AFL launches new short-form AFLX competition

New venture created to bring Aussie rules to international audience.

AFL launches new short-form AFLX competition

The Australian Football League (AFL) has launched a new short-form competition, AFLX, which aims to bring the sport to an international audience.

The so-called ‘Twenty20 of Australian rules football’, the details of which were first revealed in June 2017, will be staged for the first time from 15th to 17th February in the Australian cities of Melbourne, Adelaide and Sydney. 

Each day will feature two pools of three teams playing off before a grand final is held at the end of each day.

AFLX will be played on rectangular pictures 60 to 70m wide by 100 to 120m long, which is the size of an association soccer pitch, with four posts at each end. AFL is traditionally played on oval-shaped fields, with similar dimensions to cricket fields, a feature which has been cited as an obstacle the sport faces growing internationally due to the lack of oval-shaped pitch availability in other countries.

The mini-series will use silver balls and there will be ten players on each side, with no restrictions placed on rotations and no marks paid on backwards kicks, except in the forward 40m area.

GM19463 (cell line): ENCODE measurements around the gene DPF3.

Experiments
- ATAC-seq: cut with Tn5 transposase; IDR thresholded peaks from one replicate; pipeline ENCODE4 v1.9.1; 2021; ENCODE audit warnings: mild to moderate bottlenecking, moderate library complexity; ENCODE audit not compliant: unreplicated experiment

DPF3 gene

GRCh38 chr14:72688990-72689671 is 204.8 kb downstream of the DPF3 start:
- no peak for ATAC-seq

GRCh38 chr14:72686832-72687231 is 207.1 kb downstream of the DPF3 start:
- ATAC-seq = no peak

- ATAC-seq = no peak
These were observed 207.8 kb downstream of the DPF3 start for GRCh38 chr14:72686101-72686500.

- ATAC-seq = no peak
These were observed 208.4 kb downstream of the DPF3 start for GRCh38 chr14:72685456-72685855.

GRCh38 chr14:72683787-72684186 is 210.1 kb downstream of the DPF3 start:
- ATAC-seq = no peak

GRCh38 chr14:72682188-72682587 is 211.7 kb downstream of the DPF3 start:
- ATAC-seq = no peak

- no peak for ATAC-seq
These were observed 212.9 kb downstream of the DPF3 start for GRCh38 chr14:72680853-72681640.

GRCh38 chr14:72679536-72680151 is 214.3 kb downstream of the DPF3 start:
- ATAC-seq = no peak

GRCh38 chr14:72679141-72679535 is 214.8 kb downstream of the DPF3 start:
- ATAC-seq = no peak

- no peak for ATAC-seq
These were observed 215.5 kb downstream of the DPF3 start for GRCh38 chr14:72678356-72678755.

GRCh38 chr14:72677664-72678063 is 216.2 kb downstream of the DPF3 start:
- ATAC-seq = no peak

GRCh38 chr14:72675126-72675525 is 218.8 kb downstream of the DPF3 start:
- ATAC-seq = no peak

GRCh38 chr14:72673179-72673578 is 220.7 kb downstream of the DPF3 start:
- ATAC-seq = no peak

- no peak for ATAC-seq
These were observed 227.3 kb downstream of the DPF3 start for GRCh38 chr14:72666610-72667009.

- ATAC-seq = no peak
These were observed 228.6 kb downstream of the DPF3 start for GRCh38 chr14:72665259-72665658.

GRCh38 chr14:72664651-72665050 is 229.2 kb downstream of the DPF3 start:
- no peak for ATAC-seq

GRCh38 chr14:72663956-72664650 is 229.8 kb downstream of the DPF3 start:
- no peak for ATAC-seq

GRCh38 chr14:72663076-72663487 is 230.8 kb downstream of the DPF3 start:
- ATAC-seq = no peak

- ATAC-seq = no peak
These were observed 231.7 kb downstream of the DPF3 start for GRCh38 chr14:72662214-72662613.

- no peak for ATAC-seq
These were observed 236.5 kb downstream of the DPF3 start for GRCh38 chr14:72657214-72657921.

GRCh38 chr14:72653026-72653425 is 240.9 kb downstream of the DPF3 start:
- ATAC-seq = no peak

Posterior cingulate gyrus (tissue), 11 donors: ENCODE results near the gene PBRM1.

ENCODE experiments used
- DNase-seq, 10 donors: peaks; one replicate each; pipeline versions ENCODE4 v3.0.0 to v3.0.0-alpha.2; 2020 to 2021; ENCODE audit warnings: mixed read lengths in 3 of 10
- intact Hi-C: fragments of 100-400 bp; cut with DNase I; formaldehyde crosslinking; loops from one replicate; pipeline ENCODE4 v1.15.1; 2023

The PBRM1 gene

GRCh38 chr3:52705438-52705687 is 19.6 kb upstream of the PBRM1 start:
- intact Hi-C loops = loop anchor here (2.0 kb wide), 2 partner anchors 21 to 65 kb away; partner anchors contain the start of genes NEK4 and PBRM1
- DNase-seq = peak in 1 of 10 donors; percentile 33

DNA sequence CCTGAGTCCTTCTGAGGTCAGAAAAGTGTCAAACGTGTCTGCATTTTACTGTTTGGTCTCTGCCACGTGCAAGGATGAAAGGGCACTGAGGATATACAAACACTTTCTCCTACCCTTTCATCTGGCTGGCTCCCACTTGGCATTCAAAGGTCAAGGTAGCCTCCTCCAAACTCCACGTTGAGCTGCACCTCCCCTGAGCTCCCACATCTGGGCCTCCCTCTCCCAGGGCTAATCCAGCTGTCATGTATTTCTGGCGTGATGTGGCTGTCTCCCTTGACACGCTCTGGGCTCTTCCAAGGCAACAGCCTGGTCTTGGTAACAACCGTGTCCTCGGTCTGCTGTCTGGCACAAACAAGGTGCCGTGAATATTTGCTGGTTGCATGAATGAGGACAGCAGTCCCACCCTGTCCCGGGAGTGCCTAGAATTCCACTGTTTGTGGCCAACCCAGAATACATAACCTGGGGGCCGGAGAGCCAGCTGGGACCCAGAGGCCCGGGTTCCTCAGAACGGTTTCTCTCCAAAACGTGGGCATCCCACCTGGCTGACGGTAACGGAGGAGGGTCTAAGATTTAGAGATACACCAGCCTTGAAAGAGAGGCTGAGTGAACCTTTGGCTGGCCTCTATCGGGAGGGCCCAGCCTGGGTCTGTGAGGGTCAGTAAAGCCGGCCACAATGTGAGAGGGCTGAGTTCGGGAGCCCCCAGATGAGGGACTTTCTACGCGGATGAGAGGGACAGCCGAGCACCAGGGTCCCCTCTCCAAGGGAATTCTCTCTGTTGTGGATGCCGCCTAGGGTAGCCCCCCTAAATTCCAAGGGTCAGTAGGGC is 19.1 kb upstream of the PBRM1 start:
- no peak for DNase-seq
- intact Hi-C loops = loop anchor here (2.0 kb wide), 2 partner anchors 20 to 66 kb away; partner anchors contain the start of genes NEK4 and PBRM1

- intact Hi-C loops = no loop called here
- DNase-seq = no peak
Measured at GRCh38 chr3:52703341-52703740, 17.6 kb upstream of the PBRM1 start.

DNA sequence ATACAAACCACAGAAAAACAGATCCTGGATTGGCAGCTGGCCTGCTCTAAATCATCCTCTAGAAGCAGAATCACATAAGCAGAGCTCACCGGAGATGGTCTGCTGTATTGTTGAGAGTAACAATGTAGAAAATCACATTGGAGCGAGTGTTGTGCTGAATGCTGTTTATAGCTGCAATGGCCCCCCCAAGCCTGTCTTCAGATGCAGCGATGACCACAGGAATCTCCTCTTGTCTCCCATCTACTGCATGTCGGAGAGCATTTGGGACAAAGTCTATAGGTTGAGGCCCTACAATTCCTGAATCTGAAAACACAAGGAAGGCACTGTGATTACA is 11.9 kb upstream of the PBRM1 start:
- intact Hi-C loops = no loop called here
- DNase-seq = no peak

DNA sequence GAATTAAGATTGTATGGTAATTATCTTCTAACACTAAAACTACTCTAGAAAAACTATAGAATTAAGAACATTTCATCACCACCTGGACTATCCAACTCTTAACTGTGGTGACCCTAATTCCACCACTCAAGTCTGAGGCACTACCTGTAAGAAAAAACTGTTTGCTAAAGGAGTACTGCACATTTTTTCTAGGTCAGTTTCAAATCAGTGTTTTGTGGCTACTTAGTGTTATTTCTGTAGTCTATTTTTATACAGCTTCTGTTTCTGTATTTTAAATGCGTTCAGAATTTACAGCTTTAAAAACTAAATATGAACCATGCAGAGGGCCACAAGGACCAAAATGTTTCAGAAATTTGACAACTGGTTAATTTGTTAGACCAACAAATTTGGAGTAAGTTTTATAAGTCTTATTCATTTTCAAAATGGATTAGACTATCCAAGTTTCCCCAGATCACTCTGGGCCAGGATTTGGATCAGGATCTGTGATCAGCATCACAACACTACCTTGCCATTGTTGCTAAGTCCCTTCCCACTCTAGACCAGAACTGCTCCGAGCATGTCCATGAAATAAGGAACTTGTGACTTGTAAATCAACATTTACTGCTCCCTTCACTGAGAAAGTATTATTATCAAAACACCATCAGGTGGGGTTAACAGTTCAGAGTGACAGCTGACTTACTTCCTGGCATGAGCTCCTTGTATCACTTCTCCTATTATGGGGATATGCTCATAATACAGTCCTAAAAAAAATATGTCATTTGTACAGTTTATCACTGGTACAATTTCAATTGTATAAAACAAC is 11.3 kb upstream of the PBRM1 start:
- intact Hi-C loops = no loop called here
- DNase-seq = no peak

Kick-ins will be taken from behind the goal line after all scores, and at least two players from each team must start each quarter inside each 40m arc.

The AFL pre-season has been reduced to two matches per club so as to fit AFLX into the pre-season fixtures. 

A further tournament in Hong Kong has also been provisionally set for later this year.

The AFL last year became the first major overseas sports league to stage a regular-season encounter in China when AFL teams Port Adelaide and the Gold Coast Suns played at Shanghai’s Jiangwan Stadium.

AFL chief executive Gillon McLachlan, chief executive at the AFL, said: “We have had trouble taking our game internationally. This is not our traditional game, AFLX, but it's got all the best bits of it.

“It means that we could go to Hong Kong in November next year not only with two clubs, but we could take six clubs and play a mini-tournament. To take our game and showcase all the best bits of it, and actually not have to build infrastructure like we did in Shanghai, for example, that presents a huge opportunity.”

McLachlan added: “Everything that's new you need to be realistic about. We'll look at general interest and that comes through in ratings and crowds and the quality of play. We won't have hard and fast metrics. We'll be realistic because it's new and it's different, but we think this has an opportunity and I know the clubs and players are supportive.”

“I don't think we need to build new grounds, it'll be a bit of back to the future. We have an amazing network of suburban grounds but they probably need some investment.”

Meanwhile, the AFL has named ice-cream manufacturer Zooper Dooper as a primary supporting partner of AFLX.

As part of the agreement, a ten-point ‘Zooper goal’ will be awarded to any player who kicks a goal on the full outside the 40m arc, or from directly in front as a penalty for deliberate rushed behinds.